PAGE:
Charles Sheeler (American, Philadelphia, Pennsylvania 1883–1965 Dobbs Ferry, New York)
Oil on canvas
48 x 36 in. (121.9 x 91.4 cm)
Edith and Milton Lowenthal Collection, Bequest of Edith Abrahamson Lowenthal, 1991
Not on view
Born in Philadelphia, Charles Sheeler studied art at the Philadelphia School of Industrial Design (1900–03) and at the Pennsylvania Academy of the Fine Arts (1903–06) before traveling to Europe. In 1912 he took up commercial photography in order to earn a living while he continued to paint. Sheeler was a versatile artist who moved easily between painting, drawing, printmaking, photography, and film, and there are many correlations between his works in different mediums. In the 1920s and 1930s Sheeler and Charles Demuth, among others, worked in a style of painting called Precisionism. Sheeler's sharply focused depictions of buildings, machinery, and interiors were often based on his own photographs.
Between 1926 and 1934 Sheeler produced a series of seven paintings — among them "Americana" — that depict the interior of his home in South Salem, New York, and his prized collection of early American furnishings. "Americana," as well as the others, may have been based on one of the interior photographs that Sheeler took of his house about 1929. Filled with a profusion of precisely rendered objects — but no people — the painting seems oddly frozen in time and emotionally distant. The floor and furniture seem to tip upward toward the viewer, making them look off-balance and rather two-dimensional. The long trestle table and the two side benches hover like flat boards over the other furniture and the floor. The conflicting geometric and linear patterns of the four rugs, two pillows, woven sofa covering, backgammon set, and cast shadows add to our visual discomfort, as does the unusual cropping of objects. The verity of Sheeler's realism, however, makes us willing to accept these inconsistencies. The painting is as much a portrait of the artist's living space as it is a statement about national pride and the values of home and craftsmanship.
Inscription: Signed, dated, and inscribed (verso, stretcher): Americana - Charles Sheeler - 1931
the artist, Ridgefield, Conn. and Irvington, N. Y. (1931–46; sold on May 25, 1946, through the Downtown Gallery, New York, to Lowenthal); Edith and Milton Lowenthal, New York (1946–his d. 1987); Edith Lowenthal, New York (1987–d. 1991; her bequest to MMA)
New York. Downtown Gallery. "Charles Sheeler: Exhibition of Recent Works," November 18–December 7, 1931, no. 1.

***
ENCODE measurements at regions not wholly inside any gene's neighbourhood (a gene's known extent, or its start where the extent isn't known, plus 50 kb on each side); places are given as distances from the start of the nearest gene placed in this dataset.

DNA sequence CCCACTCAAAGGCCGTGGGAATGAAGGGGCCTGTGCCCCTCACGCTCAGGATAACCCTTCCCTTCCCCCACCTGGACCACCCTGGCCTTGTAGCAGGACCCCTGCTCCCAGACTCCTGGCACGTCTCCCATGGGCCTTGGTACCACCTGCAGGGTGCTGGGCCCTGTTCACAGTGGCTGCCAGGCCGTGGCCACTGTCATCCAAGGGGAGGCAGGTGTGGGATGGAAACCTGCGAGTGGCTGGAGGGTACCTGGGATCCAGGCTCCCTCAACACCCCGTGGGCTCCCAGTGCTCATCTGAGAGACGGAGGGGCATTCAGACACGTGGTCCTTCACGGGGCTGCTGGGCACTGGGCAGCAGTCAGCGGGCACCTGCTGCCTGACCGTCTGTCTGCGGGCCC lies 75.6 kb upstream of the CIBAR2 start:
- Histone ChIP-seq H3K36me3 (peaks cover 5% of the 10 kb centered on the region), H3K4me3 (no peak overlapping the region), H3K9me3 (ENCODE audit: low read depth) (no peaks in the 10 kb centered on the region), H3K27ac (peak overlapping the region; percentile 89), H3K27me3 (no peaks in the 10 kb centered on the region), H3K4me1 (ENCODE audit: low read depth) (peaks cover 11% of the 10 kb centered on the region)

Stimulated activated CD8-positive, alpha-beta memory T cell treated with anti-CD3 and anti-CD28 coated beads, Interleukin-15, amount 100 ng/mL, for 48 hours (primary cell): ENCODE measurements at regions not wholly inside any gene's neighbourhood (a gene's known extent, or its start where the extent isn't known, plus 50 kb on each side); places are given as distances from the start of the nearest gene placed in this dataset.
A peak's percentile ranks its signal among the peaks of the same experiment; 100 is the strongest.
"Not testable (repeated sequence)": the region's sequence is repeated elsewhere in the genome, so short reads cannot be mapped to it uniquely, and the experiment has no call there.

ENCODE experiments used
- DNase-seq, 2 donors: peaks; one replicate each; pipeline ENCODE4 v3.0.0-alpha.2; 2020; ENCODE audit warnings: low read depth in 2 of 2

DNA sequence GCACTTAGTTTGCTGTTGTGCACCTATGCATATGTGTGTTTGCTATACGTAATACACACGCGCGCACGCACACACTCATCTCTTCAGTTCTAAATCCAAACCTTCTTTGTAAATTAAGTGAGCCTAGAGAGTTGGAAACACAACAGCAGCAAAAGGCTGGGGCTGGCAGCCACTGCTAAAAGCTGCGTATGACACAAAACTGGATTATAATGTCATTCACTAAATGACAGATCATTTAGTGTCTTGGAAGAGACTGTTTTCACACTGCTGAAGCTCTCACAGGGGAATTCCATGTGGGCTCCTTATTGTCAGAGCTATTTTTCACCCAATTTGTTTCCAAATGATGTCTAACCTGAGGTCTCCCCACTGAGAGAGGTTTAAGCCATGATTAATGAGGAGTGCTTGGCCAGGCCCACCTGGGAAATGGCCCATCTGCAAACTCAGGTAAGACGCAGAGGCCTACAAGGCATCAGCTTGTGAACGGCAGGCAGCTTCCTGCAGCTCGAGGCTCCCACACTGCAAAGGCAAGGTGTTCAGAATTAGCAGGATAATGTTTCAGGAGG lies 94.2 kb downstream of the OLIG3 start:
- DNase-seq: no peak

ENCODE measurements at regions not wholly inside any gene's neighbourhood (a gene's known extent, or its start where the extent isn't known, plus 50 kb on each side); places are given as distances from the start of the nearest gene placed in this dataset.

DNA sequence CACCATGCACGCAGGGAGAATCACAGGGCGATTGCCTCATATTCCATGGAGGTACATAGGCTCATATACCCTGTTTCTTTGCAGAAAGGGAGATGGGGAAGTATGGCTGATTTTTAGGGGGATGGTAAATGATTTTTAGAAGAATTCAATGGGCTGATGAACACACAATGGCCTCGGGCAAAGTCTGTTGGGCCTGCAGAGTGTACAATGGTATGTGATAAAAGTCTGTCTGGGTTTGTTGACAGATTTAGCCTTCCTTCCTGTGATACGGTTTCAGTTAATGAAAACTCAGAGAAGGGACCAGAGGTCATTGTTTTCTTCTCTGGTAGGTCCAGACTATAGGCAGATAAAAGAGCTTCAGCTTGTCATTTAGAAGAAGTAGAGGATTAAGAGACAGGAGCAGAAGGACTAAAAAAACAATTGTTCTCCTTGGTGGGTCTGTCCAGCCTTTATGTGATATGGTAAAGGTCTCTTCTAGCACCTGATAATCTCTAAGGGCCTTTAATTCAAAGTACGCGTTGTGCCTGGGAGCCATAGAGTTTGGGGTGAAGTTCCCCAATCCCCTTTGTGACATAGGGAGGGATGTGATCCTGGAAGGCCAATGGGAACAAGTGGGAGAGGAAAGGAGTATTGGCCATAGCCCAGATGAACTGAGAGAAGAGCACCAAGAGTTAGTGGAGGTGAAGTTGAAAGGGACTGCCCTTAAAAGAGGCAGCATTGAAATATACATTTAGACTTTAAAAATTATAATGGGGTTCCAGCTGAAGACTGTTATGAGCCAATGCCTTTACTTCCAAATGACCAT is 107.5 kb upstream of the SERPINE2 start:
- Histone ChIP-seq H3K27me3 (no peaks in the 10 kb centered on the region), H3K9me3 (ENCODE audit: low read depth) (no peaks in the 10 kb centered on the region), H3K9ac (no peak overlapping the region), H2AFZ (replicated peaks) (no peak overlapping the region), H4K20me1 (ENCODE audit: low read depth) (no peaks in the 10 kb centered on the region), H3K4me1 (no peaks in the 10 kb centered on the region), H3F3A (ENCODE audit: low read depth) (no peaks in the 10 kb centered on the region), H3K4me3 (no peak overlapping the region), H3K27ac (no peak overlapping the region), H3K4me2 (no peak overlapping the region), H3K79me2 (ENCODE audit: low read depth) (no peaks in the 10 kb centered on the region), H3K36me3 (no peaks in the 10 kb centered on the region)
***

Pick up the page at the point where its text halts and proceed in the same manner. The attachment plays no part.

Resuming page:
New York. Whitney Museum of American Art. "First Biennial Exhibition of Contemporary American Painting," November 22, 1932–January 5, 1933, no. 12.
Museum of Modern Art, New York. "Charles Sheeler: Paintings, Drawings, Photographs," October 2–November 1, 1939, no. 26 (lent by the Downtown Gallery, New York).
Pittsburgh. Department of Fine Arts, Carnegie Institute. "Survey of American Painting," October 24–December 15, 1940, no. 366 (lent by the artist).
New York. Downtown Gallery. "What Is Wrong With This Picture?," May 6–30, 1941, unnum. brochure.
New York. Museum of Modern Art. "New York Private Collections," July 20–September 12, 1948, unnumbered cat. (lent by Mr. and Mrs. Milton Lowenthal).
Washington, D. C. Corcoran Gallery of Art. "The New Tradition: Modern Americans Before 1940," April 27–June 2, 1963, no. 91 (lent by Mr. and Mrs. Milton Lowenthal).
The Metropolitan Museum of Art. "American Still Life Painting: 1915–1950," February 1, 1995–January 28, 1996, no catalogue.
New York. The Metropolitan Museum of Art. "American Art: The Edith and Milton Lowenthal Collection. Paintings in The Metropolitan Museum of Art from the Edith and Milton Lowenthal Collection," October 10, 1996–January 12, 1997, unnumbered cat. (p. 12; published in MMA Bulletin 54, summer 1996).
New York. The Metropolitan Museum of Art. "The Photography of Charles Sheeler," June 3–August 17, 2003, not in catalogue (unnumbered checklist for MMA venue).
Frederick S. Wight inNew Art in America: Fifty Painters of the 20th Century. Ed. John I. H. Baur. Greenwich, Conn., 1957, pp. 97-99, ill.
Carol Troyen inThe Lane Collection: 20th-Century Paintings in the American Tradition. Exh. cat., Museum of Fine Arts, Boston. Boston, 1983, p. 52.
Lowery Stokes Sims in "Recent Acquisitions: A Selection, 1991–1992." Metropolitan Museum of Art Bulletin 50 (Fall 1992), pp. 67–68, ill. (color).
Barbara Burn, ed. Masterpieces of the Metropolitan Museum of Art. New York, 1993, p. 301, ill. (color).
Kathleen Howard, ed. The Metropolitan Museum of Art Guide. 2nd ed. (1st ed., 1983). New York, 1994, p. 440, no. 17, ill. (color).
Lisa Mintz Messinger. "American Art: The Edith and Milton Lowenthal Collection." Metropolitan Museum of Art Bulletin 54 (Summer 1996), pp. 3, 7, 12, 52, ill. pp. 7 (installation photo), 12 (color), 52.
Stephen Bowe and Peter Richmond. Selling Shaker: The Commodification of Shaker Design in the Twentieth Century. Liverpool, England, 2007, p. 53 n. 26.
Kristina Wilson. "Ambivalence, Irony, and Americana: Charles Sheeler's 'American Interiors'." Winterthur Portfolio 5 (Winter 2011), pp. 249–76, fig. 2 (color).